“Are you thinking about quitting? Is it something you’d like to try?”
That’s how Veronica Proper, Inpatient Tobacco Cessation Research Nurse, starts conversations with inpatients at Thunder Bay Regional Health Sciences Centre (TBRHSC). “If I say ‘try’ it’s less intimidating.”
Since May 2013 Proper has been approaching patients who indicate upon admission that they have smoked within the past 30 days and offers them a smoking cessation program. If patients are interested, Proper works with them to develop a personalized quit plan.
And if patients say no? “I still talk to them and let them know that the offer is always on the table. Sometimes, after a few days, a patient will think about ‘What do I have to do to not have to be in here?’ and they ask their nurse to give me a call to come to see them.”
Beyond its obvious benefits to inpatients, the program is also a research study led by Dr. Patricia Smith, through a partnership between TBRHSC, the Ministry of Health and Long-Term Care, and the Northern Ontario School of Medicine. “The success rate among hospitalized patients is much higher than the general public” says Smith. “So it’s a good time to give it a try. One reason for high success is that many people quit or cut down at least temporarily during hospitalization and go through the worst withdrawal period, first 2 to 3 days, without noticing it. So, with Veronica’s help, when people go home they can focus on the gains they made in hospital with cutting down or quitting rather than starting cold.”
Illness also motivates. “Many of the people who have signed up for the program had not been seriously thinking about quitting before they were hospitalized,” says Proper. “Then the reality of the situation hits home and many realize that they could at least take control of this part of their health.”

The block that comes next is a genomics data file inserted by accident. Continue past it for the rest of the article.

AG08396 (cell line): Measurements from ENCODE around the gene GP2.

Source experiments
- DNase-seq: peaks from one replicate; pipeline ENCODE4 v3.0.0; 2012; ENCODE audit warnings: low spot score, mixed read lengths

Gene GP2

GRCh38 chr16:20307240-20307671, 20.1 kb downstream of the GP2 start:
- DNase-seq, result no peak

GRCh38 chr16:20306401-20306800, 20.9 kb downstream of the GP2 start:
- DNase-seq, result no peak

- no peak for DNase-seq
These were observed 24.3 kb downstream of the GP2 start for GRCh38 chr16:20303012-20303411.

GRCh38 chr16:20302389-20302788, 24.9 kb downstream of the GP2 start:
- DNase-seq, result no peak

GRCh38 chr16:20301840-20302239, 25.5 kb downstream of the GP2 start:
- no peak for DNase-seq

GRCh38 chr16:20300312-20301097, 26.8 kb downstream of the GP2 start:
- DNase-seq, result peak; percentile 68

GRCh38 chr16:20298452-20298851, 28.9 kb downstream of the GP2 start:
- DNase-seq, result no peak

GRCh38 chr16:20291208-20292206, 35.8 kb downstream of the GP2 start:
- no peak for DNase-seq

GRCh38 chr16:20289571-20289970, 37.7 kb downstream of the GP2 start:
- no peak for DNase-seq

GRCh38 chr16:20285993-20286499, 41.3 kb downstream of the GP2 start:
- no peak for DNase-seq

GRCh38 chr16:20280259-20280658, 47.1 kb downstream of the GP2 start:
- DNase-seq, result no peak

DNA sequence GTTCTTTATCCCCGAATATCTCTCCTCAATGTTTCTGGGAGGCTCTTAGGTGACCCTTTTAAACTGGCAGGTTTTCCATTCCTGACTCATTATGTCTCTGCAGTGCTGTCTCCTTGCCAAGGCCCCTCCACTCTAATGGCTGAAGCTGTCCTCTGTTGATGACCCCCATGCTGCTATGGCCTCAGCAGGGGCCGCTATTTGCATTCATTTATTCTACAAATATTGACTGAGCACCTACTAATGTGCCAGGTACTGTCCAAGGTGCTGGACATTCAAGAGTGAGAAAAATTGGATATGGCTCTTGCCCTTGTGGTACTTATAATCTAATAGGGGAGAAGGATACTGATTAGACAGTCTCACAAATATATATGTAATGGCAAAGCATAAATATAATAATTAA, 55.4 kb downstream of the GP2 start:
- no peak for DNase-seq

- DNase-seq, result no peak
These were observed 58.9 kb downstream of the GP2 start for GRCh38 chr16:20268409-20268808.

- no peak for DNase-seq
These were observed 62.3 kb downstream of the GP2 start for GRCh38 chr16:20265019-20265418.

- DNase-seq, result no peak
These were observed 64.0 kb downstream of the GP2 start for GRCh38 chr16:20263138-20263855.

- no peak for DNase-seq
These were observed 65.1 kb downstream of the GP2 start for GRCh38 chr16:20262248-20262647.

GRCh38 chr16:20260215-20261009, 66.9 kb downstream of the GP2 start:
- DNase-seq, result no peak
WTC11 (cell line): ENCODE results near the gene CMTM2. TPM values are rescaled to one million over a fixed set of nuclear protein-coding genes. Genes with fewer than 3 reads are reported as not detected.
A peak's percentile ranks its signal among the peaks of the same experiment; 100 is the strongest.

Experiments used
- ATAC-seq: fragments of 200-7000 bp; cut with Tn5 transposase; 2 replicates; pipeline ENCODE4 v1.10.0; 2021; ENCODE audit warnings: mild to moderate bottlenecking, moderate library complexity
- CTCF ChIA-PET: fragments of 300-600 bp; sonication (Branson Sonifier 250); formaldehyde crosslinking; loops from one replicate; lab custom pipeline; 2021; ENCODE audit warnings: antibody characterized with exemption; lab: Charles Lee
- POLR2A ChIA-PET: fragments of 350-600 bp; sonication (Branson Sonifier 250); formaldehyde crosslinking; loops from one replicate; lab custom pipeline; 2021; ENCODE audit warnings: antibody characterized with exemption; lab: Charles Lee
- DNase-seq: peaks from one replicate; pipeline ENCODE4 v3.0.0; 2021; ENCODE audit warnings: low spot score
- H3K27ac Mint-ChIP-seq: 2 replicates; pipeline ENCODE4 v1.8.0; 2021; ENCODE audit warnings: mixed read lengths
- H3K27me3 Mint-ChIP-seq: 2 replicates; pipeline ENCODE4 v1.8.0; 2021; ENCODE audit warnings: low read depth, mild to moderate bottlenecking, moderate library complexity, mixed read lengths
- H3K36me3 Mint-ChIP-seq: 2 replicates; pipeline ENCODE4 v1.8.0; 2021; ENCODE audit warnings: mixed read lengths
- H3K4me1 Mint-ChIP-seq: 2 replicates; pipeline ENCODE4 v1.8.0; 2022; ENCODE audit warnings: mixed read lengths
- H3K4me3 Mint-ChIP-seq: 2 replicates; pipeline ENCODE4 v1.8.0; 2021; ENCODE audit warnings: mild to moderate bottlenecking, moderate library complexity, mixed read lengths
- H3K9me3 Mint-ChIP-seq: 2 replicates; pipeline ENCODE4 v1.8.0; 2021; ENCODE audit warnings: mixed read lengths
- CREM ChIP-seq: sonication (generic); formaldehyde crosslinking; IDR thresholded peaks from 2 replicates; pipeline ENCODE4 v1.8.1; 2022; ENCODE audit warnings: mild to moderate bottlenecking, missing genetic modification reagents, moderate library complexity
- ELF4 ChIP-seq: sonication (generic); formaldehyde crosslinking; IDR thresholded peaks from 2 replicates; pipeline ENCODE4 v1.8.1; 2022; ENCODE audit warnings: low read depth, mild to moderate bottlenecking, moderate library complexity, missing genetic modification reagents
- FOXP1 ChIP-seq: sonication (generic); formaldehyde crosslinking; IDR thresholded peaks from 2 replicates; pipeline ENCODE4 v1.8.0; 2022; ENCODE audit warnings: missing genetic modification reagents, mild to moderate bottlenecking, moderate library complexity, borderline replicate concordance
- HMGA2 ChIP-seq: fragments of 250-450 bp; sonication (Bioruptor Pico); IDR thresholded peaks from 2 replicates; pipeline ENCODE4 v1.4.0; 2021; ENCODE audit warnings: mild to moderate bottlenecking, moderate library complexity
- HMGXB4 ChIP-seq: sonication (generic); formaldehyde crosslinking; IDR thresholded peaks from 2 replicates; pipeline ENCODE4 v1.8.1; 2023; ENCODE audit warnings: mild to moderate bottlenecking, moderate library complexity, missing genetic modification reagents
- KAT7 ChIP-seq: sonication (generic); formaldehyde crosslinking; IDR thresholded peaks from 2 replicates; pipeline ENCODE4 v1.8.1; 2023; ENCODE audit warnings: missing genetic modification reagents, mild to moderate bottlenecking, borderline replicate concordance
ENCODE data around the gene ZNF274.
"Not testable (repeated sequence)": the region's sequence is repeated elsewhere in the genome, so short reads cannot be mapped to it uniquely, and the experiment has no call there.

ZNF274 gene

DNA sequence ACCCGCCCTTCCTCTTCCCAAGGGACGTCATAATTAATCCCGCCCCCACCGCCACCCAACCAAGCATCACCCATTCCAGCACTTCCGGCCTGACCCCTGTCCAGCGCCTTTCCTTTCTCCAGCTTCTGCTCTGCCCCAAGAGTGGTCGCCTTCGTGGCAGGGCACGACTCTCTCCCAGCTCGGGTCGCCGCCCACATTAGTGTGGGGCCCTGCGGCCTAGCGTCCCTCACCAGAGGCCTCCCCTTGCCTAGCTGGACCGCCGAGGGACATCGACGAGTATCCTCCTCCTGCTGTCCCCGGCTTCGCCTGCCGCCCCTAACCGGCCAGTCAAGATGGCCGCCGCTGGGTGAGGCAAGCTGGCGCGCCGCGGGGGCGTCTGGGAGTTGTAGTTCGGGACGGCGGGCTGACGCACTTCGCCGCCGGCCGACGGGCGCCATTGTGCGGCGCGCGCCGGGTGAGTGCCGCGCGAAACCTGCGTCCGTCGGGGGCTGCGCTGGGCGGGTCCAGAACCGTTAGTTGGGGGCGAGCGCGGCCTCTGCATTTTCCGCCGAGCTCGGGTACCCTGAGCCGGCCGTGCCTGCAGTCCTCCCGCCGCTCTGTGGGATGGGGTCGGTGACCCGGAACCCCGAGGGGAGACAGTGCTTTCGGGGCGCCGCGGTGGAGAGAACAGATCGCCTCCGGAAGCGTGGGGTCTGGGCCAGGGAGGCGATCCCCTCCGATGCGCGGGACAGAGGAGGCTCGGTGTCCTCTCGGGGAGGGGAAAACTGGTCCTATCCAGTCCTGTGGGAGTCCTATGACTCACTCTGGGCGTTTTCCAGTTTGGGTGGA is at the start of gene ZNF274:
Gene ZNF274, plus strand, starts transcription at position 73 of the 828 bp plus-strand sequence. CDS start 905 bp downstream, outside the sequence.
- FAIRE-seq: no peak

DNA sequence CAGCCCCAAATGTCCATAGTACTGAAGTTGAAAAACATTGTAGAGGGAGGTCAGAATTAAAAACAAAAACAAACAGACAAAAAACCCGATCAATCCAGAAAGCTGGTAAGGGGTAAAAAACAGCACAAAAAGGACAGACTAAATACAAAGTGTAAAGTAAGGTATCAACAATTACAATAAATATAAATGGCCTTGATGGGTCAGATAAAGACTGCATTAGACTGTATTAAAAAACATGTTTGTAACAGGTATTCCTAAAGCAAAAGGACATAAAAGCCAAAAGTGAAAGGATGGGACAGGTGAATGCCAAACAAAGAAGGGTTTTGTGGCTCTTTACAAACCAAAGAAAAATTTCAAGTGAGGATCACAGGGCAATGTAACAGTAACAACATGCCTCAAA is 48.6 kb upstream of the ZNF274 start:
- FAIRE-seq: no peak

Only about 3% of people who try to quit smoking on their own are able to remain smoke-free. Compare that to the program at TBRHSC where 35% of patients who sign up with Veronica are still smoke-free one year after hospital discharge. “These are among the highest quit rates ever reported and show that the program is working,” says Proper.
One of the main reasons for the program’s success is that it takes into account every aspect of an individuals’ smoking behaviour.
“This program meets people where they’re at,” says Proper. “Even if you use medication to help you quit, quitting involves figuring out what you can do instead of smoking in all of the situations that usually trigger you to smoke.”
The approach is friendly, flexible, patient-centred, and supportive. After hospital discharge, Proper follows up by telephone with a regular schedule of calls. “Quite a few people have told me it made a big difference to be able to talk to someone outside their family. Others tell me that they were able to hang in there and not smoke because they knew that I would be calling.”
Proper loves her job. “Quitting smoking is the best thing you can do for your health,” she says. “And I get to support people through the process. Even making the decision that you want to quit is a big deal. There is a lot about our health that we can’t control but we can control what we do moving forward.”
If you are an inpatient interested in quitting smoking, you may ask to see the Inpatient Tobacco Cessation Research Nurse. Or, for help anytime, call the Smokers’ Helpline at 1-877-513-5333.